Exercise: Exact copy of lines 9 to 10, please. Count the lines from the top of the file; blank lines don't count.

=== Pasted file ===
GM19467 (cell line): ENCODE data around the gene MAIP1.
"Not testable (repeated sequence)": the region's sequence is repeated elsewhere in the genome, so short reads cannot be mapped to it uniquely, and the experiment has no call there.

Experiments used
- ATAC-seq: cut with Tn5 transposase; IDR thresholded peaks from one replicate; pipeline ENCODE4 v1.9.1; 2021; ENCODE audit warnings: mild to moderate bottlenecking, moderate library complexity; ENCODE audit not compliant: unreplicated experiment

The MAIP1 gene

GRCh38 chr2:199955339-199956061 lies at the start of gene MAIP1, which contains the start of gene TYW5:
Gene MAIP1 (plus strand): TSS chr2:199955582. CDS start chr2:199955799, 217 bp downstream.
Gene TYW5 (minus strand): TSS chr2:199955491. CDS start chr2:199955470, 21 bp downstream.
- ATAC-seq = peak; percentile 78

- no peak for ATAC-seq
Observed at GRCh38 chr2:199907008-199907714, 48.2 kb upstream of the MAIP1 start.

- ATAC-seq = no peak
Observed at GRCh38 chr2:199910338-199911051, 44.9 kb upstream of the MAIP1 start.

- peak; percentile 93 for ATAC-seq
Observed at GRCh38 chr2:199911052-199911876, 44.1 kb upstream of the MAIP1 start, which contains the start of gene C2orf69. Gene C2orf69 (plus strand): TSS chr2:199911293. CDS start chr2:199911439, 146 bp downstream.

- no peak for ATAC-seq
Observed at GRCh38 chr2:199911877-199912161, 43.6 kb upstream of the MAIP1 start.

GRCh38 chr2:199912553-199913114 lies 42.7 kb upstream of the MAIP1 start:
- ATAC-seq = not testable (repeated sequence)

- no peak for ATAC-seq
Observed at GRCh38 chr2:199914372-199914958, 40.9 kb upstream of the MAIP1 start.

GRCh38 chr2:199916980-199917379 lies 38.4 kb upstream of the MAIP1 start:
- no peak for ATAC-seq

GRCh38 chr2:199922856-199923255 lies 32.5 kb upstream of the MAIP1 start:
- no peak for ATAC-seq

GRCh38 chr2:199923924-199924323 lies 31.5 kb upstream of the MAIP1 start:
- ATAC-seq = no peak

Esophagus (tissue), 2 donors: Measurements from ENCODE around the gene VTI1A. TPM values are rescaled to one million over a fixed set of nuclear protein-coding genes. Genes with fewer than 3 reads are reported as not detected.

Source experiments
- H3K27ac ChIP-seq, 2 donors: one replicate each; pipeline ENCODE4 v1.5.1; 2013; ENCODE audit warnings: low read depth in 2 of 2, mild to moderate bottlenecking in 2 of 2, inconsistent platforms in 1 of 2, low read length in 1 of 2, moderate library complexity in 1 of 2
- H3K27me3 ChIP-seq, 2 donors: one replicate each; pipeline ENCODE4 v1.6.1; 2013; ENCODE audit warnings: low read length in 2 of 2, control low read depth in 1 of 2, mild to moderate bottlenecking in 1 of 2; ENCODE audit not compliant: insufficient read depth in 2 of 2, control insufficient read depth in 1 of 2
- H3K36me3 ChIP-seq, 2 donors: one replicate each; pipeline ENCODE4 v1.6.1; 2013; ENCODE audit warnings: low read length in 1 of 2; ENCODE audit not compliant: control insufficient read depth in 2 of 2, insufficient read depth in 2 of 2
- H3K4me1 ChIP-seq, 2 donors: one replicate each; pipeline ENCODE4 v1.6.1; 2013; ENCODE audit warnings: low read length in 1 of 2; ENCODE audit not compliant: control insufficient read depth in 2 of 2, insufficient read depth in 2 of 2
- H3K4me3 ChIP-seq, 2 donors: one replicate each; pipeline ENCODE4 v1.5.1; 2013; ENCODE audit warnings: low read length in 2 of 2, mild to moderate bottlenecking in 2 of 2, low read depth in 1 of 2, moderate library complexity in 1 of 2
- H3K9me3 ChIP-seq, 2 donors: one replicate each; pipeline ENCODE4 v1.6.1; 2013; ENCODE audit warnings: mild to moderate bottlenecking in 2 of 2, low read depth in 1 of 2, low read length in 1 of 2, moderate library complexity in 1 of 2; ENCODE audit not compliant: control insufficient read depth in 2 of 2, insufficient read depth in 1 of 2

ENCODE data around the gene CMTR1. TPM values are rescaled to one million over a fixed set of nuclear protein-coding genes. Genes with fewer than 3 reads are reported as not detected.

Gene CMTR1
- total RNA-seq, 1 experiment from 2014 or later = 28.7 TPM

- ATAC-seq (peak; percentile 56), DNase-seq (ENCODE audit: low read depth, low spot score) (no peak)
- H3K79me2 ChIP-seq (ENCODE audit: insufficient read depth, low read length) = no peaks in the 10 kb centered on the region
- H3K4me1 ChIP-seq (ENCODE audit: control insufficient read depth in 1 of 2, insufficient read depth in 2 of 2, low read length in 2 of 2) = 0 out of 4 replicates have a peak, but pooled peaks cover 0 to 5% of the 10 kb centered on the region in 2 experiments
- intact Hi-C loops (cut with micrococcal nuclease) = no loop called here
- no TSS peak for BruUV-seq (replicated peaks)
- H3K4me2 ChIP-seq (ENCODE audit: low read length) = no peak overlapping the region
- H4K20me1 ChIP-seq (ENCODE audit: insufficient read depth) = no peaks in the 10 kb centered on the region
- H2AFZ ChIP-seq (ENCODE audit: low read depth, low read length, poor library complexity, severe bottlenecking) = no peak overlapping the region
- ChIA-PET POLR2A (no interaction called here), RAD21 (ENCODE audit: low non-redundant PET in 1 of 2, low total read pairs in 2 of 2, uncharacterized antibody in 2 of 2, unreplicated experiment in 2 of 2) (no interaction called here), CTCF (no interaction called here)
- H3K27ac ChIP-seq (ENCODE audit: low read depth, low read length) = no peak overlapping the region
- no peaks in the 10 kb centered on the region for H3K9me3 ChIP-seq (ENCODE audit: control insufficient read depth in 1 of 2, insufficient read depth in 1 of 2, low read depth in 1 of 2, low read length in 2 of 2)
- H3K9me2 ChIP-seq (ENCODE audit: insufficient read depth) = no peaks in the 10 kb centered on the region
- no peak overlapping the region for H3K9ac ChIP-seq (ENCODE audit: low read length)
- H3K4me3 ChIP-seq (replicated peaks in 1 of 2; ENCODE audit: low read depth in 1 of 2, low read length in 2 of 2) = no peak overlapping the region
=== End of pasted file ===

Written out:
- ATAC-seq = peak; percentile 78

- no peak for ATAC-seq